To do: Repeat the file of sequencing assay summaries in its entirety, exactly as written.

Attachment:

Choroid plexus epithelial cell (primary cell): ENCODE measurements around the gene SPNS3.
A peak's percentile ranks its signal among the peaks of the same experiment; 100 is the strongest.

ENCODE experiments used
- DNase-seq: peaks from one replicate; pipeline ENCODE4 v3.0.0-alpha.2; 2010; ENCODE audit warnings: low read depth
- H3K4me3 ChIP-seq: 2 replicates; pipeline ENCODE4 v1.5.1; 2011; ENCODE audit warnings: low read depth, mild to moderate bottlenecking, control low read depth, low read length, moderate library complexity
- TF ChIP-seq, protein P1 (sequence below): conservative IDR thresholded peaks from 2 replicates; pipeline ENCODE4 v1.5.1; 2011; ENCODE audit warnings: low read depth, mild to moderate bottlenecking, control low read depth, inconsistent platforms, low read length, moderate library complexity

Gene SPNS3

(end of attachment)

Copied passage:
Choroid plexus epithelial cell (primary cell): ENCODE measurements around the gene SPNS3.
A peak's percentile ranks its signal among the peaks of the same experiment; 100 is the strongest.

ENCODE experiments used
- DNase-seq: peaks from one replicate; pipeline ENCODE4 v3.0.0-alpha.2; 2010; ENCODE audit warnings: low read depth
- H3K4me3 ChIP-seq: 2 replicates; pipeline ENCODE4 v1.5.1; 2011; ENCODE audit warnings: low read depth, mild to moderate bottlenecking, control low read depth, low read length, moderate library complexity
- TF ChIP-seq, protein P1 (sequence below): conservative IDR thresholded peaks from 2 replicates; pipeline ENCODE4 v1.5.1; 2011; ENCODE audit warnings: low read depth, mild to moderate bottlenecking, control low read depth, inconsistent platforms, low read length, moderate library complexity

Gene SPNS3